The History of Agudath Achim
On December 7, 1903, a petition for incorporation as a religious society was granted to “Congregation Agoodath Ahhim.” Interestingly, the name was not changed to Congregation Agudath Achim until 1950 when the original corporate charter was renewed. Organized initially as an orthodox congregation, those who filed the original petition for incorporation constituted the entire membership. Agudath Achim joined the United Synagogue of America in 1945 to become the first Conservative congregation in Georgia.
The early Congregation did not own a building of its own until 1919. At that time, a building on Montgomery and York Streets was purchased. It was large enough to accommodate 100 people. The initial membership dues were established at $12.00 per year which increased to $25.00 a year in 1928. Early minutes of the Congregation disclosed that additional funds were raised by fining officers $0.50 for failure to attend weekly meetings on Sunday mornings.
The original founders and incorporators were all prominent in the early growth and development of Agudath Achim. The early leaders (Joseph Kaminsky, J. Lasky, Sam Kaminsky, and A.J. Fineberg) were later joined by Samuel Tenenbaum, Isaac Feinfeld, Joseph Greenberg, Joseph Kronstadt and others. In 1936, the Congregation had outgrown the York Street building, and these men made the decision to move to a building on Drayton and Waldburg. The building was opened on Sunday, June 22, 1941. At the opening dedication ceremonies, Samuel Kaminsky, Louis Kaminsky and Jacob Lasky were the only three surviving who were among the original incorporators. At that time, the officers of the Congregation were Samuel Tenenbaum, President; Morris Cohen and Meyer Tenenbaum, Vice Presidents; Joseph G. Kronstadt, Secretary; and Joseph Greenberg, Treasurer. At the opening of the building, the Ner Tamid was lighted by Samuel Kaminsky.
Twenty seven years later, Agudath Achim’s Building Fund Committee, headed by Murray Galin, Albert Tenenbaum and Dr. Charles E. Sax, selected Leon J. Meyer as the architect to construct a new synagogue. On Sunday, November 8, 1970, formal groundbreaking ceremonies were held at the Lee Boulevard site. This property was donated to the Congregation by J. Curtis Lewis in honor of Sam Steinberg.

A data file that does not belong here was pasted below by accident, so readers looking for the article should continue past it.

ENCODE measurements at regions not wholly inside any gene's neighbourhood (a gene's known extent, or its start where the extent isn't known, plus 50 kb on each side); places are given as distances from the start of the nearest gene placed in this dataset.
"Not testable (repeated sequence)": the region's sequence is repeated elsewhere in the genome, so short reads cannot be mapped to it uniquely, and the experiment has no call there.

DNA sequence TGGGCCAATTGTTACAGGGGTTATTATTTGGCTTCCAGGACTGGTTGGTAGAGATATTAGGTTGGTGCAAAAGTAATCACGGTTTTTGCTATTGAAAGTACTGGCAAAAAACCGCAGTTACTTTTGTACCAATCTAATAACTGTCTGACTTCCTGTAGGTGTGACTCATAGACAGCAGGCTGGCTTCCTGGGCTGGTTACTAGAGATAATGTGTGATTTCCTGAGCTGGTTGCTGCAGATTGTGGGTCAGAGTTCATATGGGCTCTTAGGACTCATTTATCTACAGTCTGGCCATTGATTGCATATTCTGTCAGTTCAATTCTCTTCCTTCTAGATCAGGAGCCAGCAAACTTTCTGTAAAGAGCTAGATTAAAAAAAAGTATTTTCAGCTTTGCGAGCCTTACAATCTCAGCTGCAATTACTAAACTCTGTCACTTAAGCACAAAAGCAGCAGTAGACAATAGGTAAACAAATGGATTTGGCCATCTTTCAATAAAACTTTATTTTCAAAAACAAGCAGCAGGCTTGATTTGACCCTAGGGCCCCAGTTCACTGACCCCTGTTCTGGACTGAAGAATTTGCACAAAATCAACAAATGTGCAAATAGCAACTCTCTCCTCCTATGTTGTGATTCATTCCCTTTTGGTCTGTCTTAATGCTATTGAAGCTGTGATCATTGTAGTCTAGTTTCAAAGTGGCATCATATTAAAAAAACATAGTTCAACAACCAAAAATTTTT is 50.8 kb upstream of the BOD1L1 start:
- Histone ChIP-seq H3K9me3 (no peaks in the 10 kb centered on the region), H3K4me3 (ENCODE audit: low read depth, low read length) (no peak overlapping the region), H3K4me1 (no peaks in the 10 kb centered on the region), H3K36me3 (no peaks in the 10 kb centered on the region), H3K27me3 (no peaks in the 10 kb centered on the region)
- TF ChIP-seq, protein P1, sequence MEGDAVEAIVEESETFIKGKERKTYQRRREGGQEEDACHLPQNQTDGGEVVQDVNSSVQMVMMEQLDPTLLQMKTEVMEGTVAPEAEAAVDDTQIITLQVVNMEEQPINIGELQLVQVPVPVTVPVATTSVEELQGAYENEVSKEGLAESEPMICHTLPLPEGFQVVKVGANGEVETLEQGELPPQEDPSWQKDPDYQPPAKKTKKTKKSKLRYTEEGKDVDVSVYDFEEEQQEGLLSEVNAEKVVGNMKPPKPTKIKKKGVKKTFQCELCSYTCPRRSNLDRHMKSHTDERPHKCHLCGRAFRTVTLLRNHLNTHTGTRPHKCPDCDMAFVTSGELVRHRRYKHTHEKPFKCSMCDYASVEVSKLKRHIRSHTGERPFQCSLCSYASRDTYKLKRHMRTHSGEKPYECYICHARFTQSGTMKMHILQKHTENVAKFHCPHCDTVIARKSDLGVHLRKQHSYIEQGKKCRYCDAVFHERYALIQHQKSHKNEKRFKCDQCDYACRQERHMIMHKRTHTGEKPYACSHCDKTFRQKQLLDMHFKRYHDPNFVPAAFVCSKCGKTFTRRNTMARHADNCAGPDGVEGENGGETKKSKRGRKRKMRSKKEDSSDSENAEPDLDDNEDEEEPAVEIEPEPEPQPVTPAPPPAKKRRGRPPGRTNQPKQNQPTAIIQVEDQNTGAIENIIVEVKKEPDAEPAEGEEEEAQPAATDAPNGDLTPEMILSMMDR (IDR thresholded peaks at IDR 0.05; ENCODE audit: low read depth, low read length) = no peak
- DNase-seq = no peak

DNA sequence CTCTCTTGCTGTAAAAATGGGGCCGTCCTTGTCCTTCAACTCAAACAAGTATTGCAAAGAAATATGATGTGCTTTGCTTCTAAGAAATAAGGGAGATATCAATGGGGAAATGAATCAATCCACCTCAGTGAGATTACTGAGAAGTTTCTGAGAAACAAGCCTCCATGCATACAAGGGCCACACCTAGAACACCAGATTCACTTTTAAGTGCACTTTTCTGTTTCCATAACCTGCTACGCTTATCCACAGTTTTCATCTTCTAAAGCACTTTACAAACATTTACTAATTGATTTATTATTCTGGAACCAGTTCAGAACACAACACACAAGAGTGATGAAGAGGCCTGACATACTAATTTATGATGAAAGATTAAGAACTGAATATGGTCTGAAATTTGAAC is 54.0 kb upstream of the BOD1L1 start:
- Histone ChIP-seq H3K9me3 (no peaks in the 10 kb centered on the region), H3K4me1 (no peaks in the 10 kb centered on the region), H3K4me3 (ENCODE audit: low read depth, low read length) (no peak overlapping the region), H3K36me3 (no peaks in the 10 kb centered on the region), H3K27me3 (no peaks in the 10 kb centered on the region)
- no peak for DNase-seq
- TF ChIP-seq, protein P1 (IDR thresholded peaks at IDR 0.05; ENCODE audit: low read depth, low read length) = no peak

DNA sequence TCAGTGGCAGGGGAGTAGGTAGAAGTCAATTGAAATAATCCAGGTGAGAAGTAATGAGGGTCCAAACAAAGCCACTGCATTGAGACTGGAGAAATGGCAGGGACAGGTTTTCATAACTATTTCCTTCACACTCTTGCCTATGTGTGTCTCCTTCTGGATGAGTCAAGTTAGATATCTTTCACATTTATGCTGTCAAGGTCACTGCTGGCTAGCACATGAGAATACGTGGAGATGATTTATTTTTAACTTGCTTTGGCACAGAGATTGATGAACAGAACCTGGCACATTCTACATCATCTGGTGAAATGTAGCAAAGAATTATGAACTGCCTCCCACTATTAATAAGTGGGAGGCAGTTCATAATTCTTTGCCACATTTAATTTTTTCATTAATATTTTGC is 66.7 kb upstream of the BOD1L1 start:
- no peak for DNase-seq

The official opening of the new location was scheduled to coincide with the High Holiday Services, September 19. 1971. A special Mincha service was held in the Drayton Street location, conducted by Bob Kaminsky, and at the conclusion of these services, the Torahs were removed from the Ark and taken in procession to Lee Boulevard. Those who carried the Torahs were E.Z. Manning, Willie Lasky, Julius Kaminsky, Allen Kooden, Martin Lippman, Ralp Tenenbaum, and Joe Weiner. At the doors to the new building, the Torahs were transferred to Dr. Charles Sax and his son (Sheldon), Mr. Barney Sadler and his son (Allan), Dr. Albert Perry and his son (Jonathan), Dr. Gerald E. Caplan and his son (Joel), Ephraim Cooper and his son (Howard), Murray Galin and his son (Jeffrey) and Irvin Konter and his son (Darryl) who placed the Torahs into the Ark. Samuel Kaminsky had the honor of lighting the Ner Tamid as his grandfather, the late Samuel Kaminsky, had done previously at the Drayton location.
From its inception in 1903, many men and women have contributed to the growth and enrichment of our Congregation. The legacy of this dedication acts as a wellspring of inspiration for future generations.